|Publication number||US5879402 A|
|Application number||US 08/651,403|
|Publication date||Mar 9, 1999|
|Filing date||May 22, 1996|
|Priority date||Oct 29, 1993|
|Also published as||CA2134614A1, DE9417288U1, DE69410057D1, DE69410057T2, EP0650706A1, EP0650706B1, US6264698|
|Publication number||08651403, 651403, US 5879402 A, US 5879402A, US-A-5879402, US5879402 A, US5879402A|
|Inventors||Peter Lawes, Robin S. M. Ling|
|Original Assignee||Howmedica International Inc.|
|Export Citation||BiBTeX, EndNote, RefMan|
|Patent Citations (8), Referenced by (88), Classifications (21), Legal Events (6)|
|External Links: USPTO, USPTO Assignment, Espacenet|
This is a continuation of application Ser. No. 08/329,353, filed on Oct. 26, 1994 now abandoned.
1. Field of the Invention
This invention relates to a method and instrumentation for implanting an acetabular cup which is to be held in place by polymethyl-methacrylate (PMMA) bone cement.
2. Description of the Prior Art
It is known, for example, to provide a flexible flange around the rim of an acetabular cup to pressurize the cement, but this only occurs as the cup approaches its final position in the acetabulum. The flexible flange touches the acetabular margin tending to occlude cement flow.
Another device for pressurizing cement is known as the Exeter Acetabular Pressurizer. In this arrangement a water filled seal mounted on the end of a handle is used after the acetabulum has been filled with cement, but before the cup is introduced, the seal covers the acetabulum and the surgeon pushes on the handle thereby forcing the doughy cement in the holes, ridges and trabeculae of the acetabulum. When the instrument is removed and the pressure is released, blood flow can squeeze between the cement and the bone.
It is also known to provide cup positioning instruments with long pointers (vertical, horizontal and at right angles to the patient's center line of body symmetry) to enable the surgeon to control cup orientation reasonably well provided the pelvis does not move. Linear positioning of the cup is determined by eye in a medio-lateral and anterio-posterior sense. If the natural acetabulum is well formed, an eyeball judgment can be acceptable, but many acetabulae are deformed or eroded, in which case eyeball judgment can be confused.
A further method is to use what are usually referred to as acetabular spacers. These can be lugs or PMMA spacer (see for example, U.S. Pat. Nos. 4,883,490 and 4,955,325) fixed to the outside of the acetabular cup or can be press studs pushed into the bone base of the natural acetabulum. These prevent the cup from being pushed too deeply into the acetabular socket and can control medio-lateral and anterio-posterior positioning. However, they force some degree of centralization of the cup. If the surgeon chooses to place the cup eccentrically to make use of a particular area of solid bone support, acetabular spacers may not permit such a placement.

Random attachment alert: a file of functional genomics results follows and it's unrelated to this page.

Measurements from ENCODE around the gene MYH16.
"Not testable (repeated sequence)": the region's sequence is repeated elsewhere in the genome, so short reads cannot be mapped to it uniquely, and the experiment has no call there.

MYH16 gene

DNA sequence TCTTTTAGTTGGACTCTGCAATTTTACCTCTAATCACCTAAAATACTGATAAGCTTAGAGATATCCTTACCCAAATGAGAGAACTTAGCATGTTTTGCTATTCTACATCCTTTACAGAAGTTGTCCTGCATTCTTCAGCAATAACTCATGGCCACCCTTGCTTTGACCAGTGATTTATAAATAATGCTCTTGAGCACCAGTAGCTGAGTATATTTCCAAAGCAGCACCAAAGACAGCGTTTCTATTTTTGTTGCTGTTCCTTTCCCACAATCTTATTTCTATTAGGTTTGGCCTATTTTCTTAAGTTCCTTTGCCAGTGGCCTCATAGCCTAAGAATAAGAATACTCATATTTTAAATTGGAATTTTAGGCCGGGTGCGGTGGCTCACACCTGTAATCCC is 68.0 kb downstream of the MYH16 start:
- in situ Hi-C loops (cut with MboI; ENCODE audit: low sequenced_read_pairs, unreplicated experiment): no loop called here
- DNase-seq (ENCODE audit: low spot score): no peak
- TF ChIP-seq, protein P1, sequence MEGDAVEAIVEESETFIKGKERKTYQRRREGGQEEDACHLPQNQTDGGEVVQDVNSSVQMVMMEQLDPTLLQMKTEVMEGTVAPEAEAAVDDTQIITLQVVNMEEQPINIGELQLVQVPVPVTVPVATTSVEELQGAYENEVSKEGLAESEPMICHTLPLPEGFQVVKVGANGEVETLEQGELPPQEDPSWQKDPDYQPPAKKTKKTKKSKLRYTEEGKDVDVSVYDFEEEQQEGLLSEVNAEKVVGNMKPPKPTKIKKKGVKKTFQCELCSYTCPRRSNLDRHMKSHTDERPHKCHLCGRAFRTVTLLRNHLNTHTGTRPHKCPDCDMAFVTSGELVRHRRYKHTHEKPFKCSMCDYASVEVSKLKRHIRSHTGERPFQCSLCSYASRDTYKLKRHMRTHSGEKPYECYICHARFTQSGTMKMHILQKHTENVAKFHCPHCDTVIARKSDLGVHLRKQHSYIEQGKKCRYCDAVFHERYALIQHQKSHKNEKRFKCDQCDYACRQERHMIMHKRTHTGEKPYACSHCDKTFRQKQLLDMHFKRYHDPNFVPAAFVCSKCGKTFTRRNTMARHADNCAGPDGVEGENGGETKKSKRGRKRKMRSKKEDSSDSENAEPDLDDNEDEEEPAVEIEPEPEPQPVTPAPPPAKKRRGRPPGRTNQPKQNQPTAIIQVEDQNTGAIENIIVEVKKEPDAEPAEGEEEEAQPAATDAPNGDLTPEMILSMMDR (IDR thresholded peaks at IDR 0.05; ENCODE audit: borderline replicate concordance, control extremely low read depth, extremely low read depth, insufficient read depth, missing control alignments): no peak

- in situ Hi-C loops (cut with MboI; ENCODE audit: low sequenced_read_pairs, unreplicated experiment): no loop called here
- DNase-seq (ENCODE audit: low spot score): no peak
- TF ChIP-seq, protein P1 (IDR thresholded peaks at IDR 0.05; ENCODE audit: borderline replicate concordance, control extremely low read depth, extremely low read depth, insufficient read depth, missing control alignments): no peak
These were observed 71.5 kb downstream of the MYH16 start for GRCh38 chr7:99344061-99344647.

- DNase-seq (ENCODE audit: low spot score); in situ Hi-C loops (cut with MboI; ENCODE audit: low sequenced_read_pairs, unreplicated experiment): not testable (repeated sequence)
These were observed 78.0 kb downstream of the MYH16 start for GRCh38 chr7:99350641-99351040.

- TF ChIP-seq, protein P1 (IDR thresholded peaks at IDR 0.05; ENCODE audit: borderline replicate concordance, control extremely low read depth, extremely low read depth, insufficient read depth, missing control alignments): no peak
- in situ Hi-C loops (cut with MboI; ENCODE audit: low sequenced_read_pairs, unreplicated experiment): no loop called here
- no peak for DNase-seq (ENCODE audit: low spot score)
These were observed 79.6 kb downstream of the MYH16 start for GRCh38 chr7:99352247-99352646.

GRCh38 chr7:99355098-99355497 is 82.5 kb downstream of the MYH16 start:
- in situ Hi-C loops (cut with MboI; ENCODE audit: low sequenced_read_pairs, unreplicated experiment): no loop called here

It is an object of the present invention to provide a method and apparatus for overcoming some of the difficulties referred to above, to allow pressurization of the cement so that good holding is obtained and to provide a method of operation which will ensure accurate location of the cup in the socket.
According to the present invention a method of implanting an acetabular cup includes preparing an acetabular socket to receive the cup, placing bone cement in the socket before or after locating a loading tube in line with the socket and inserting the acetabular cup through the tube and into the socket by pushing it down the tube with an inserter to a predetermined position therein defined by a stop element acting on the inserter or attachment thereto.
Where the cup is provided with a flanged rim, the stop element can be arranged within the bore of the tube and the flange rim and the stop element can be constructed to allow the cup to pass the stop element but engage the inserter. Another method may include using a tube and an inserter having a stop element which engage an abutment on the tube located at a position spaced away from the end of the tube which is adjacent the socket. If desired, the position of the stop element can be adjusted prior to use.
The method may also include locating a flexible skirt assembly around the rim of the socket with the tube extending from the flexible skirt, and then inserting the acetabular cup through the tube and into the socket.